Prolactin and its New Functions: Involvement in Sexual Behavior, Pair-Bonding and Infant Care

prolactin
Prolactin and Sexual Behavior & Pair-Bonding

Prolactin is well-known for its role in stimulating milk production in nursing mothers but a new study published in the online journal PLoS One identifies a previously unrecognized function of this hormone – its contribution to sexual behavior and pair-bonding.

The two primary hormones that are needed for lactation are prolactin and oxytocin. Prolactin stimulates milk biosynthesis within the alveolar cells of the breast and oxytocin stimulates contraction of the myoepithelial cells that surround the alveoli, causing the milk to be ejected into the ducts leading to the nipple.

Breast growth is stimulated by increasing prolactin secretion throughout pregnancy. Lactation is inhibited during pregnancy by progesterone produced by the placenta. Progesterone interferes with this hormone binding to the receptors on the alveolar cells within the breast, thereby directly suppressing milk production.

Prolactin is secreted from the pituitary gland in response to eating, mating, estrogen treatment, ovulation and nursing. It is secreted heavily in pulses in between these events. This hormone plays an essential role in metabolism, regulation of the immune system and pancreatic development.

Discovered in non-human animals around 1930 by Oscar Riddle and confirmed in humans in 1970 by Henry Friesen.

In the study published in the online journal PLoS One, the investigators used cotton-top tamarins, a socially-monogamous, small monkey native to Colombia that live in family groups where both parents help care for the young.

The authors measured chronic urinary prolactin levels over a four week period to include the entire female ovulatory cycle and correlated prolactin levels in males and females with simultaneous measures of contact affiliation and sexual behavior.

The study found that chronic peripheral levels of this hormone correlated significantly with both sexual behavior and contact affiliation (time spent in grooming and huddling) in both sexes. The hormone levels were high among pairs that frequently had sex and cuddled, and low among mothers that had finished nursing.

The novelty: This study provides the first results relating urinary prolactin levels in adults with measures of mate affiliation and sexual behavior, and parallel previous results with urinary oxytocin in cotton-top tamarins. Within pairs prolactin levels of males and females were correlated and variation in this hormone levels was explained by variation in amount of sexual behavior.

These results substantiate few recent studies suggesting a parallel between oxytocin and prolactin.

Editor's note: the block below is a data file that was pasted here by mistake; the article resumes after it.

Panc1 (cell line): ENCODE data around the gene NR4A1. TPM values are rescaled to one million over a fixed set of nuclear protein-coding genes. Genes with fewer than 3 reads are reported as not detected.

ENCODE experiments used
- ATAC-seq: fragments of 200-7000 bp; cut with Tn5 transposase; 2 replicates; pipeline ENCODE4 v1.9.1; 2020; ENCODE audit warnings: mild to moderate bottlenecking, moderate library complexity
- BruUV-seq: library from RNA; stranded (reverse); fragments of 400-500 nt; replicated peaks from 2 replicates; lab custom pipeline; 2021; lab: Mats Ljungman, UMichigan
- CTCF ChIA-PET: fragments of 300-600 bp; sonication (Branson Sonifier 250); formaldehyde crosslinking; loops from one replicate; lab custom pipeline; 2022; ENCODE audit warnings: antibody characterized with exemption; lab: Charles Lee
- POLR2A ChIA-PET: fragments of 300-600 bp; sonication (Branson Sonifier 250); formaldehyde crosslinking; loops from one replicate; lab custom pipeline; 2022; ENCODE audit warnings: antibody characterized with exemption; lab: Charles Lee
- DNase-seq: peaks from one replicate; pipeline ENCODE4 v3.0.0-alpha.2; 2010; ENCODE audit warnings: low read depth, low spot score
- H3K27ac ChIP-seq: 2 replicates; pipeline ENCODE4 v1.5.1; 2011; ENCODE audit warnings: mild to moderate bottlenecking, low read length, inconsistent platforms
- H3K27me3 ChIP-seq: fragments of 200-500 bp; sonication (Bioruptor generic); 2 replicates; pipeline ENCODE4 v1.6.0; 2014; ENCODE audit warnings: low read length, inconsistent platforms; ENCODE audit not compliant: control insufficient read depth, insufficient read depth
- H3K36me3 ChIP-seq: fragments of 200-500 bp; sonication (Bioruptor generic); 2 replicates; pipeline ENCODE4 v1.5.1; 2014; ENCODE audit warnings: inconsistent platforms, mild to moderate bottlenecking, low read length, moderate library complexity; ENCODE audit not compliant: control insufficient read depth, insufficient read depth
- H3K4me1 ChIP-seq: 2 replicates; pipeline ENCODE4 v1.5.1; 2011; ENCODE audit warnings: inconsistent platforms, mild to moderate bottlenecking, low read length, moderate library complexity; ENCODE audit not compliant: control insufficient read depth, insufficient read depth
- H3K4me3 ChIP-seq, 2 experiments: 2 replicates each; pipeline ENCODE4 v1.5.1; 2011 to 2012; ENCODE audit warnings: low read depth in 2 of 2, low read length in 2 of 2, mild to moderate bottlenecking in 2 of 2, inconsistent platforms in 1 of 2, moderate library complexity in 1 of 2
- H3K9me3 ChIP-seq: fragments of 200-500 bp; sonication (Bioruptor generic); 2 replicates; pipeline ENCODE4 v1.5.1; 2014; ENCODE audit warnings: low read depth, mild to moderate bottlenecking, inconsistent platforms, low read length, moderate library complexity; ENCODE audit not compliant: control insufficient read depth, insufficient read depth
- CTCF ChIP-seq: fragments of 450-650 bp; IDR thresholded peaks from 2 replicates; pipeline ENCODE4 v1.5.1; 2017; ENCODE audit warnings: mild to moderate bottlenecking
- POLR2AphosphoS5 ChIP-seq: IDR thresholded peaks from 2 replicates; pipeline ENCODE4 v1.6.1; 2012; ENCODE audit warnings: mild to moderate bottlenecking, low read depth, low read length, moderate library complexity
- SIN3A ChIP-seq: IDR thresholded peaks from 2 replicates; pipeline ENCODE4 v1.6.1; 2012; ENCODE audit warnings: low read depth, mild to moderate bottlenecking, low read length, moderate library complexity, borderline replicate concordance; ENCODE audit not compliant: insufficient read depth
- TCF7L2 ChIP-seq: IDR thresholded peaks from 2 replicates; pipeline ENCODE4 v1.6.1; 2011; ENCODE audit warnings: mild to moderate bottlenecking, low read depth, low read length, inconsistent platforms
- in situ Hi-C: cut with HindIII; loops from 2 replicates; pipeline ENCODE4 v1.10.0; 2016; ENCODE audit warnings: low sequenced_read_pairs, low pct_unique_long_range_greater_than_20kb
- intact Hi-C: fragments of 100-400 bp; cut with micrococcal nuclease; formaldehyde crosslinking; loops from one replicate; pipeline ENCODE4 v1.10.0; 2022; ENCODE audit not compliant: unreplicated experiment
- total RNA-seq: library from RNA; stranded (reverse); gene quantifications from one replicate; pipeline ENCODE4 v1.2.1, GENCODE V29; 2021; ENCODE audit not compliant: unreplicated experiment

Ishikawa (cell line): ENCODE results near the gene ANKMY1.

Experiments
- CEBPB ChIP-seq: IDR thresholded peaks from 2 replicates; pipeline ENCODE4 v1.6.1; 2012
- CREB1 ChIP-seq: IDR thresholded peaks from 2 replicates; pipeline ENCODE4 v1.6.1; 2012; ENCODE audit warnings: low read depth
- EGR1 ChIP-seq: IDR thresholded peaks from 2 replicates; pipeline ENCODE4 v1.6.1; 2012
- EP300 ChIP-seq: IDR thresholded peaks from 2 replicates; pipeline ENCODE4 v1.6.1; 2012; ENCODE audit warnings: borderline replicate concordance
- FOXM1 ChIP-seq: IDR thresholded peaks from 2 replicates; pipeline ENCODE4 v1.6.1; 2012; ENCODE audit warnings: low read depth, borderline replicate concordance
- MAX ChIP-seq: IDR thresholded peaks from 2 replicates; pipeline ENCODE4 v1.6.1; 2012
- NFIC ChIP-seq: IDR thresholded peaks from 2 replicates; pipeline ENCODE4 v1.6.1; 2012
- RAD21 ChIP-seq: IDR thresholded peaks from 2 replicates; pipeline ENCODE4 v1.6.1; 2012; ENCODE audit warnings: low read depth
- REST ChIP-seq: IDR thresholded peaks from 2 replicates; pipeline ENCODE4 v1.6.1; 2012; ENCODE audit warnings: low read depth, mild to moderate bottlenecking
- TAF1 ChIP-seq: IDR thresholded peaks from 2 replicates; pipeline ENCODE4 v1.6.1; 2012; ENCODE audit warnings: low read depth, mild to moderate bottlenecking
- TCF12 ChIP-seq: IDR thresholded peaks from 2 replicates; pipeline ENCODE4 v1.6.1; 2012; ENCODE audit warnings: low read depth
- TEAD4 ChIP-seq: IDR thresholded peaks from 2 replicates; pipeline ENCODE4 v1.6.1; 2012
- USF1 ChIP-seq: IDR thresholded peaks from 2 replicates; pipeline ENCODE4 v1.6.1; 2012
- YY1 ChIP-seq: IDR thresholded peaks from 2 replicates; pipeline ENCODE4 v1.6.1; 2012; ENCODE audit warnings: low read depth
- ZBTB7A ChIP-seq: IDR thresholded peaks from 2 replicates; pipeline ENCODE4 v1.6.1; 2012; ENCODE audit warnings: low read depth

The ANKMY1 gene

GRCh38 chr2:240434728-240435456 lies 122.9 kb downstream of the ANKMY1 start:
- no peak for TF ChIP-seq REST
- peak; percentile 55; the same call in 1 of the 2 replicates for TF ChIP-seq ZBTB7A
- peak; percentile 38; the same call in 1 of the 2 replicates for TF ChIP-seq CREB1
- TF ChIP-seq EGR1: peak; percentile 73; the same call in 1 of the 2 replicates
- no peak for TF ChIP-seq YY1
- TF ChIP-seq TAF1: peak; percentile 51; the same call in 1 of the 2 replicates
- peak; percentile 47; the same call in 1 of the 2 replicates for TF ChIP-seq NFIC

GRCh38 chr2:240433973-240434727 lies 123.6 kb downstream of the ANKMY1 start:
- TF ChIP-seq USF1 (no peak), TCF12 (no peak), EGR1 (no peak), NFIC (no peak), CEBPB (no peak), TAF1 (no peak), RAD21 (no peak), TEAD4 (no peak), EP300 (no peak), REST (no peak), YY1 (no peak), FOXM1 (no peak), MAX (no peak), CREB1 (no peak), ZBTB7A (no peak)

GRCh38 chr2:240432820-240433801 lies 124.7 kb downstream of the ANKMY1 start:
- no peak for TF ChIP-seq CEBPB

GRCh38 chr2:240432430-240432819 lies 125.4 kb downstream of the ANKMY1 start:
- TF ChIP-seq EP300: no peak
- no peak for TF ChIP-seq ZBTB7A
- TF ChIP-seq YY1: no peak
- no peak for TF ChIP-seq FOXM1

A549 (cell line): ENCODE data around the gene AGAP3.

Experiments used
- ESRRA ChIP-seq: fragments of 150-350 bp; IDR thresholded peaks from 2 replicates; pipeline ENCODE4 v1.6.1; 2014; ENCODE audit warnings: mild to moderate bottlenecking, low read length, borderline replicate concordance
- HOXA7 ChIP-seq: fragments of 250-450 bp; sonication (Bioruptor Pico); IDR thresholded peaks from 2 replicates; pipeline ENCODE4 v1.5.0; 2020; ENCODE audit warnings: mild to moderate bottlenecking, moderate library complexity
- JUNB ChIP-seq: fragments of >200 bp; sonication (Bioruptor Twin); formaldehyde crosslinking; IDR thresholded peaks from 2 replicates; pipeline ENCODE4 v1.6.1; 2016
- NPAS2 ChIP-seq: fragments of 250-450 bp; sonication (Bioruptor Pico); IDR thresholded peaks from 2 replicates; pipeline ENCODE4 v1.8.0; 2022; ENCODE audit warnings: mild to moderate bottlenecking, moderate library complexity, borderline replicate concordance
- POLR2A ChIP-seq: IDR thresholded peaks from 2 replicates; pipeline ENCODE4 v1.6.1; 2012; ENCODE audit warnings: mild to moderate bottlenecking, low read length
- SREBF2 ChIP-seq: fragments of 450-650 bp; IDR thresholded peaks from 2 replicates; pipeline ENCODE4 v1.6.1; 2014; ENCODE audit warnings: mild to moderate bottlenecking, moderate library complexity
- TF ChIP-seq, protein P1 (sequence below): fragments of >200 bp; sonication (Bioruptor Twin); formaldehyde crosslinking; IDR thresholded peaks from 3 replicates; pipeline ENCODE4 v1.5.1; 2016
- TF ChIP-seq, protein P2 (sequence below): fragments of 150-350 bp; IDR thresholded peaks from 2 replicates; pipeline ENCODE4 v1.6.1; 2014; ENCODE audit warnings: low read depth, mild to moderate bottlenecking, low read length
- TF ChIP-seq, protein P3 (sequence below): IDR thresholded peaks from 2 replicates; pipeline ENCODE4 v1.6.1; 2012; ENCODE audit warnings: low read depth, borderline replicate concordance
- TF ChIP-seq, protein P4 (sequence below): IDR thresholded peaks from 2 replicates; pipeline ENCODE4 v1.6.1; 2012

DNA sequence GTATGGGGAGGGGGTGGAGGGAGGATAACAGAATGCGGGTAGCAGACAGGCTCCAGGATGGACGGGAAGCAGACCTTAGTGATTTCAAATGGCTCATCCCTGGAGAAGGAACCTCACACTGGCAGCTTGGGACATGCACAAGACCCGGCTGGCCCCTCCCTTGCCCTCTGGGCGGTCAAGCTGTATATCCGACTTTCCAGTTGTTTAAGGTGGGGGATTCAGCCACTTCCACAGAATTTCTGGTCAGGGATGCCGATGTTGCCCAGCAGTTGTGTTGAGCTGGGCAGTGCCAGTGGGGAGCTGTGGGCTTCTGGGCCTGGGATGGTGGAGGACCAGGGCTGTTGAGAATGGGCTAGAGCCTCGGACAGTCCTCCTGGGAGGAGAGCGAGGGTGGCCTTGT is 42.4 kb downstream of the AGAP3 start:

Charles Snowdon, first author of the study and an emeritus professor of psychology at University of Wisconsin-Madison believes that “the behavioral aspects of prolactin have received less study than those of oxytocin“.

According to him the discovery 25 years ago that oxytocin had an important role in pair bonding “was a conceptual breakthrough that oxytocin was not just about parenting, or the mother-infant bond, but about the pair bond between the adults;” “now we are finding something similar for prolactin, which is a hormone with different physical effects.”

Other recent research indicates increased levels of this hormone after orgasm in humans and during infant carrying in marmosets. The authors of the PLoS One study believe that these results taken together with their results suggest that the hormone may be acting as a reward for parenting as well as for social sexual interactions with a partner.

Quote: “The current results are suggestive that prolactin could be a social reward for pairbonded species, but further research is needed on other pairbonded species and with formal evaluations of the reward value of prolactin in order to support these suggestions”.

Update: A 2016 review, by Genaro A Coria-Avila et al. concluded: In humans, concentrations of arousing neurotransmitters and potential bonding neurotransmitters increase during orgasm in the cerebrospinal fluid and the bloodstream. Similarly, studies in animals indicate that those neurotransmitters (noradrenaline, oxytocin, prolactin) and others (e.g. dopamine, opioids, serotonin) modulate the appetitive and consummatory phases of sexual behavior and reward.

This suggests a link between the experience of orgasm/sexual reward and the neurochemical mechanisms of pair bonding. Orgasm/reward functions as an unconditioned stimulus (UCS). Some areas in the nervous system function as UCS-detection centers, which become activated during orgasm. Partner-related cues function as conditioned stimuli (CS) and are processed in CS-detector centers.


It isn’t surprising that he should prefer his mistress, whose features, to him, offer a hundred units. Even little facial imperfections on other women, such as smallpox scar, touch the heart of a man in love, inspiring a deep reverie; imagine the effect when they are on his mistress’s face. The fact is, that pockmark means a thousand things to him, mostly lovely and all fully interesting. The sight of a scar, even on another woman’s face will strongly remind him of all these things.
(Stendhal, 1822/2013). De l’amour (‘On love’), Chapter 17 (p. 53)

Source: PLoS One. 2015;10(3):e0120650. doi: 10.1371/journal.pone.0120650. eCollection 2015.
Read more: plos.org